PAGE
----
From Europe-led initiatives like Plan S, which require recipients of participating funders’ research grants to publish in journals that make articles immediately open, to Japanese recommendations that articles should be made open access within 12 months of publication, a growing trend for Gold Open Access in China, US federally funded research to be made immediately open from 2025 as in the Nelson Memo, and recognition from the Budapest Open Access Initiative that APCs (Article Processing Charges) can be exclusionary, it is a challenging landscape to navigate! 

While access to science is not to be debated anymore, it is increasingly clear that Gold open access is not a route that works for everyone, and this also holds true for Karger. Open access needs to be adaptable and responsive to the various needs of authors, editors, readers, and the sustainability of the journals.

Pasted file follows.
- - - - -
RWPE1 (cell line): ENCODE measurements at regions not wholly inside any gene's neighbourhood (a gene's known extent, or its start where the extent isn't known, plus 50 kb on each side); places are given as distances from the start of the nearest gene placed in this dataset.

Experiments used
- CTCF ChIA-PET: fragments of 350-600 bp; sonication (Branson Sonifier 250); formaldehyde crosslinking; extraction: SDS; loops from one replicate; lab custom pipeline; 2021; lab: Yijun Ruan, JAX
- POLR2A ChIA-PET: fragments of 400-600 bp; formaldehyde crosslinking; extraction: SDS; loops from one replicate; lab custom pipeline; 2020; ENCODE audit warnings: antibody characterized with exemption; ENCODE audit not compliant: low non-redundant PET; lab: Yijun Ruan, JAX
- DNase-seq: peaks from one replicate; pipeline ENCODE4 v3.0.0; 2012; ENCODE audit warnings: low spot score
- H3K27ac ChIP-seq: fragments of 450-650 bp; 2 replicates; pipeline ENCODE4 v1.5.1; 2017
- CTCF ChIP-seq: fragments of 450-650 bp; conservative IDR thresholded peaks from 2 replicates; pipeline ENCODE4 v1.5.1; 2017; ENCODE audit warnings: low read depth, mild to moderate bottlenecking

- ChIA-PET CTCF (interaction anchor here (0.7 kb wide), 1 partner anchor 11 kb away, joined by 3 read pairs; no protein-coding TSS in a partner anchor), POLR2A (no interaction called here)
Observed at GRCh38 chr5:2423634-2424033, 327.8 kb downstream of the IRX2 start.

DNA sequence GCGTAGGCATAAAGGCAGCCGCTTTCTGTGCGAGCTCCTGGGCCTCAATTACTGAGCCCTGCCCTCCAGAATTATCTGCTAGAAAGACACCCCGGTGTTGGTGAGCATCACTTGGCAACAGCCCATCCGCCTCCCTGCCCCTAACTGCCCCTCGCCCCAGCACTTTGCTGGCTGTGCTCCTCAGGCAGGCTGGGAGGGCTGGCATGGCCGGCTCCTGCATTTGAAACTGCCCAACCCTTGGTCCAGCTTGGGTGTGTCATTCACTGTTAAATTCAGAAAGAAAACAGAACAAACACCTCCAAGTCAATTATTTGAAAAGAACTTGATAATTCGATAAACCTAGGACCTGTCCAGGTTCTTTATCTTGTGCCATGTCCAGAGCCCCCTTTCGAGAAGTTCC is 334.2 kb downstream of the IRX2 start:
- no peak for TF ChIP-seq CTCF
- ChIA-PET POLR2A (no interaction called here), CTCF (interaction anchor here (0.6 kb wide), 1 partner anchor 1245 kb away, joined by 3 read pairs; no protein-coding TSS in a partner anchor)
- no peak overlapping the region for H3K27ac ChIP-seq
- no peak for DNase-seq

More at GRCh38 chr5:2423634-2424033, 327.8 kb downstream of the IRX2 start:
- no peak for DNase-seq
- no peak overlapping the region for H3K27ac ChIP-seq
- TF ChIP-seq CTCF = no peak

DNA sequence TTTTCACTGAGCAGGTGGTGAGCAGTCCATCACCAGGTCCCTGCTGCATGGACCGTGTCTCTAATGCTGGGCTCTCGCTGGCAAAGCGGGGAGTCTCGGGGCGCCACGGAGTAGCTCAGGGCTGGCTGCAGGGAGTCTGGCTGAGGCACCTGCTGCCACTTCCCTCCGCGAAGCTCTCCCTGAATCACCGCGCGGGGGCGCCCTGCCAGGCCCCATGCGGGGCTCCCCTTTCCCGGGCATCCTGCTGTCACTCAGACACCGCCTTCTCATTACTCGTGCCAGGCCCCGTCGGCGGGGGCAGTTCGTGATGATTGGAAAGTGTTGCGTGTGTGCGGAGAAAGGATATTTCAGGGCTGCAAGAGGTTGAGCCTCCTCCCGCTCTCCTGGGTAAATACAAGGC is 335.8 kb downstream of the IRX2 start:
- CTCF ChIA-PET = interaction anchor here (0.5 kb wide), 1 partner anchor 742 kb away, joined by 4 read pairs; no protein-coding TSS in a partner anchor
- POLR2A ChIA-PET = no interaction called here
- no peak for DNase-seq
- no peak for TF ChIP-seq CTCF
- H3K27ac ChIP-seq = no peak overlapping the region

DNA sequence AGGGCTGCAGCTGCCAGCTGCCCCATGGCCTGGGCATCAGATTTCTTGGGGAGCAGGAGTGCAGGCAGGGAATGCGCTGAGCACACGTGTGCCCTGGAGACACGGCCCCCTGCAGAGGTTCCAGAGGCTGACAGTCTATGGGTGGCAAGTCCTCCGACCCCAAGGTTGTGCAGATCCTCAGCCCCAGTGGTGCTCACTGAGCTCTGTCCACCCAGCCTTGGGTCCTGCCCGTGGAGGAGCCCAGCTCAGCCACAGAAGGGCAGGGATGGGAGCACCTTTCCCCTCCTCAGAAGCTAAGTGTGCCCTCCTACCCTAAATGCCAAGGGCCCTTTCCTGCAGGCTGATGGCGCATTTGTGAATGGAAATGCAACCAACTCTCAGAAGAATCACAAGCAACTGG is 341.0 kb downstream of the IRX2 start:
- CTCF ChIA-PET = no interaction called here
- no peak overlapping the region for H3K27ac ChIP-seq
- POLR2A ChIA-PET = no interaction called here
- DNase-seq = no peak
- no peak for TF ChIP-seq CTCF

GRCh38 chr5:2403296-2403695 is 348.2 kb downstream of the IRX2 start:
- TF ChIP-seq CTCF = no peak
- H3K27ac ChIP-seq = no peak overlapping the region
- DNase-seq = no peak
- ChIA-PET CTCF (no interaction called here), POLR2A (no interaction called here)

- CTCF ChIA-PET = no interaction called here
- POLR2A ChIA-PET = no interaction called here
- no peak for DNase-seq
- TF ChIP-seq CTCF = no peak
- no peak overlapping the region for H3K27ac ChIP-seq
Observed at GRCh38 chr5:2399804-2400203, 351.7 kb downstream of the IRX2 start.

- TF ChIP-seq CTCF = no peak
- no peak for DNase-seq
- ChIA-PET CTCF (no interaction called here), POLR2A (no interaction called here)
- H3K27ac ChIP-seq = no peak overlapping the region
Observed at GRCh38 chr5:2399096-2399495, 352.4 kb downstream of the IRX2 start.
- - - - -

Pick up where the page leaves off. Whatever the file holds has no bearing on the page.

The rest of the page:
Different Adaptable models

The needs of different communities are why we support different routes for Open Access. 

This year, we have been excited to pilot S2O in two journals, Pediatric Neurosurgery and Developmental Neuroscience. We see S2O as an alternative way to move journals to Open Access, while alleviating some of the challenges it brings. It unites different stakeholders in Open Access and offers a bridge between established subscription paths and an OA future. This model uses the subscription base that already exists to make journals free to read and publish in. Unlike Gold Open Access journals that are continually Open Access, the OA status of S2O journals is decided volume by volume, dependent on the level of subscriptions.